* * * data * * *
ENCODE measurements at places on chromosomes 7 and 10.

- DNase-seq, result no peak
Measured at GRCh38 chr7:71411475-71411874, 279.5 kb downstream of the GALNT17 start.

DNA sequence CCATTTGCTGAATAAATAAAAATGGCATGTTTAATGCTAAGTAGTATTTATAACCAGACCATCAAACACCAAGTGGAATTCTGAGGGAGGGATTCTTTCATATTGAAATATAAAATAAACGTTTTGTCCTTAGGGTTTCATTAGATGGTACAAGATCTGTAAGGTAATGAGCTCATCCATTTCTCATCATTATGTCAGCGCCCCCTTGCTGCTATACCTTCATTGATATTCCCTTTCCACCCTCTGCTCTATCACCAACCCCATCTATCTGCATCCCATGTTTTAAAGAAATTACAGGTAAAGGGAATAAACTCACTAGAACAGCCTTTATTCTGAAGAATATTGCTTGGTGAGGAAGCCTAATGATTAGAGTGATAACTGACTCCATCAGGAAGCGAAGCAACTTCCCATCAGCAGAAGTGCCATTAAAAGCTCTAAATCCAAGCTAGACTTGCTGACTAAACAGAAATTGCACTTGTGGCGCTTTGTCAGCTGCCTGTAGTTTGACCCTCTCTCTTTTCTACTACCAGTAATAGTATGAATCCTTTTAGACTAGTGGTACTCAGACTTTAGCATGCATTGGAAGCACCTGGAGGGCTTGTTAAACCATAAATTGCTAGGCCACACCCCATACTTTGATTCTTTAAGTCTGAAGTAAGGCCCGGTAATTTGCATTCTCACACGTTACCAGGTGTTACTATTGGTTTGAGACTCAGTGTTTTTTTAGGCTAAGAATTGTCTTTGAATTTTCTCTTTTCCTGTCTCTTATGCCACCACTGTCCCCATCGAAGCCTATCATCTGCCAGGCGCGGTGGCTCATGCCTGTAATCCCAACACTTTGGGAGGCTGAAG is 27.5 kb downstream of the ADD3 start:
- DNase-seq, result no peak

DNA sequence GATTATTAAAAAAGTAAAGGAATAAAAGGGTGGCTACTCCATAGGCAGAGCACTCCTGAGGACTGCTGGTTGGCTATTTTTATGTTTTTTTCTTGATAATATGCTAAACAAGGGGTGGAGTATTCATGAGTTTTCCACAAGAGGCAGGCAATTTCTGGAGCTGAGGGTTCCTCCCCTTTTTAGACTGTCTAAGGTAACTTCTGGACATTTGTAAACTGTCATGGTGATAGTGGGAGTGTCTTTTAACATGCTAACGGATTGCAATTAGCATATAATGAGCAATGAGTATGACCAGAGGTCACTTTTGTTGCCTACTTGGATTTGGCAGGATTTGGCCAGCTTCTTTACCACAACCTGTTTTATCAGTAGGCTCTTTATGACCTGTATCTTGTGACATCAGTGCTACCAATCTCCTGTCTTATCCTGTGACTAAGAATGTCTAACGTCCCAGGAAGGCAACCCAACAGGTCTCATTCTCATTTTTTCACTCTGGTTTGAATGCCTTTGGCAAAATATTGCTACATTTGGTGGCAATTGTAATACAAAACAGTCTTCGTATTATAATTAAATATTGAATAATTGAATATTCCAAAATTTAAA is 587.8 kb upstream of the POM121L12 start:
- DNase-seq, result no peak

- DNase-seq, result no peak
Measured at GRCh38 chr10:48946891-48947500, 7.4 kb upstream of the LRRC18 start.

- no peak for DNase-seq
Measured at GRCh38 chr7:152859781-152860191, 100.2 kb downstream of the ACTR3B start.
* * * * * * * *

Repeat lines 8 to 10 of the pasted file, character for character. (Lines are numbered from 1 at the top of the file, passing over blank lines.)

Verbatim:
- DNase-seq, result no peak
Measured at GRCh38 chr10:48946891-48947500, 7.4 kb upstream of the LRRC18 start.

- no peak for DNase-seq